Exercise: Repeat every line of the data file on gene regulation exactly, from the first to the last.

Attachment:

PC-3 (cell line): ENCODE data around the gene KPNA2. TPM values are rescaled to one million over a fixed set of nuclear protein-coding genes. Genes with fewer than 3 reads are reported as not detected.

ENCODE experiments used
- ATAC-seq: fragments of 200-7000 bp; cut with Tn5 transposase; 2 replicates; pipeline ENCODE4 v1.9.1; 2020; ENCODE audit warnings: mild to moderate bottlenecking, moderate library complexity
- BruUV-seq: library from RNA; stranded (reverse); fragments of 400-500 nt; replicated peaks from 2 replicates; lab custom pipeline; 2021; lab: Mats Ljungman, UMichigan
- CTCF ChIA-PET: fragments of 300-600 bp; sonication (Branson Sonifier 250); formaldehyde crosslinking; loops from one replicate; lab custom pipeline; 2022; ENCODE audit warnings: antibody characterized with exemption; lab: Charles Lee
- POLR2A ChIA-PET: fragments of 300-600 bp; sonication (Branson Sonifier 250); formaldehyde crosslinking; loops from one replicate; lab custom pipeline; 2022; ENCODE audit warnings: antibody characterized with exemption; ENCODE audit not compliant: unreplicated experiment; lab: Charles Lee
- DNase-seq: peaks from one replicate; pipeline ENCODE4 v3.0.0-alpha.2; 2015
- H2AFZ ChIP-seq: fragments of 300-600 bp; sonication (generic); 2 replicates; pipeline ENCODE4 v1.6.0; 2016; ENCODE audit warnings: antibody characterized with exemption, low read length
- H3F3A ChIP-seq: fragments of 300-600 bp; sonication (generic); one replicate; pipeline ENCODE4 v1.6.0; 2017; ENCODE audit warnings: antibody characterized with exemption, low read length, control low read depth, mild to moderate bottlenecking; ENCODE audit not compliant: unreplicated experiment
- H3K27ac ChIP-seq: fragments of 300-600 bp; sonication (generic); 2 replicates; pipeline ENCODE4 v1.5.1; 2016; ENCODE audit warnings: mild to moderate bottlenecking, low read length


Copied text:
PC-3 (cell line): ENCODE data around the gene KPNA2. TPM values are rescaled to one million over a fixed set of nuclear protein-coding genes. Genes with fewer than 3 reads are reported as not detected.

ENCODE experiments used
- ATAC-seq: fragments of 200-7000 bp; cut with Tn5 transposase; 2 replicates; pipeline ENCODE4 v1.9.1; 2020; ENCODE audit warnings: mild to moderate bottlenecking, moderate library complexity
- BruUV-seq: library from RNA; stranded (reverse); fragments of 400-500 nt; replicated peaks from 2 replicates; lab custom pipeline; 2021; lab: Mats Ljungman, UMichigan
- CTCF ChIA-PET: fragments of 300-600 bp; sonication (Branson Sonifier 250); formaldehyde crosslinking; loops from one replicate; lab custom pipeline; 2022; ENCODE audit warnings: antibody characterized with exemption; lab: Charles Lee
- POLR2A ChIA-PET: fragments of 300-600 bp; sonication (Branson Sonifier 250); formaldehyde crosslinking; loops from one replicate; lab custom pipeline; 2022; ENCODE audit warnings: antibody characterized with exemption; ENCODE audit not compliant: unreplicated experiment; lab: Charles Lee
- DNase-seq: peaks from one replicate; pipeline ENCODE4 v3.0.0-alpha.2; 2015
- H2AFZ ChIP-seq: fragments of 300-600 bp; sonication (generic); 2 replicates; pipeline ENCODE4 v1.6.0; 2016; ENCODE audit warnings: antibody characterized with exemption, low read length
- H3F3A ChIP-seq: fragments of 300-600 bp; sonication (generic); one replicate; pipeline ENCODE4 v1.6.0; 2017; ENCODE audit warnings: antibody characterized with exemption, low read length, control low read depth, mild to moderate bottlenecking; ENCODE audit not compliant: unreplicated experiment
- H3K27ac ChIP-seq: fragments of 300-600 bp; sonication (generic); 2 replicates; pipeline ENCODE4 v1.5.1; 2016; ENCODE audit warnings: mild to moderate bottlenecking, low read length